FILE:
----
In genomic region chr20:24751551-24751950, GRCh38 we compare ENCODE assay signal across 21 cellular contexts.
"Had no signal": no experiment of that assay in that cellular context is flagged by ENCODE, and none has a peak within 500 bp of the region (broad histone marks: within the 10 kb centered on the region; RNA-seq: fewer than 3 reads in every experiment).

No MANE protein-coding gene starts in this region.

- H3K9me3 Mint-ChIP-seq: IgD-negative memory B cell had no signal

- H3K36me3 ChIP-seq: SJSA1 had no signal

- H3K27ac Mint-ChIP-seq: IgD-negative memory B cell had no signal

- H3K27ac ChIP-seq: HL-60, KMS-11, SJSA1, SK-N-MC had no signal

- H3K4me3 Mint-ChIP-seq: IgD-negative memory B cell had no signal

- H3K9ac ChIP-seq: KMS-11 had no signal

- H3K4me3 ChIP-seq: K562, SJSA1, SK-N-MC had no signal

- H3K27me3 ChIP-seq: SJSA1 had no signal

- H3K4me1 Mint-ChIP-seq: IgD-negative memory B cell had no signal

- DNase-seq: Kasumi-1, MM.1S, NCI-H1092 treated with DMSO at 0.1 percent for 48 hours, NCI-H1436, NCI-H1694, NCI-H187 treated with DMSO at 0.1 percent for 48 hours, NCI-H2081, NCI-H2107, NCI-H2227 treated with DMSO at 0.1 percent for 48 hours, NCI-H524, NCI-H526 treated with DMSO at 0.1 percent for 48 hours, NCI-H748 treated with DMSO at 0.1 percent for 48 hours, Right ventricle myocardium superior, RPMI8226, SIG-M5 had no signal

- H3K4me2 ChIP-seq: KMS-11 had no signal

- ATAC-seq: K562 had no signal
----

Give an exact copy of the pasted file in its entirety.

In genomic region chr20:24751551-24751950, GRCh38 we compare ENCODE assay signal across 21 cellular contexts.
"Had no signal": no experiment of that assay in that cellular context is flagged by ENCODE, and none has a peak within 500 bp of the region (broad histone marks: within the 10 kb centered on the region; RNA-seq: fewer than 3 reads in every experiment).

No MANE protein-coding gene starts in this region.

- H3K9me3 Mint-ChIP-seq: IgD-negative memory B cell had no signal

- H3K36me3 ChIP-seq: SJSA1 had no signal

- H3K27ac Mint-ChIP-seq: IgD-negative memory B cell had no signal

- H3K27ac ChIP-seq: HL-60, KMS-11, SJSA1, SK-N-MC had no signal

- H3K4me3 Mint-ChIP-seq: IgD-negative memory B cell had no signal

- H3K9ac ChIP-seq: KMS-11 had no signal

- H3K4me3 ChIP-seq: K562, SJSA1, SK-N-MC had no signal

- H3K27me3 ChIP-seq: SJSA1 had no signal

- H3K4me1 Mint-ChIP-seq: IgD-negative memory B cell had no signal

- DNase-seq: Kasumi-1, MM.1S, NCI-H1092 treated with DMSO at 0.1 percent for 48 hours, NCI-H1436, NCI-H1694, NCI-H187 treated with DMSO at 0.1 percent for 48 hours, NCI-H2081, NCI-H2107, NCI-H2227 treated with DMSO at 0.1 percent for 48 hours, NCI-H524, NCI-H526 treated with DMSO at 0.1 percent for 48 hours, NCI-H748 treated with DMSO at 0.1 percent for 48 hours, Right ventricle myocardium superior, RPMI8226, SIG-M5 had no signal

- H3K4me2 ChIP-seq: KMS-11 had no signal

- ATAC-seq: K562 had no signal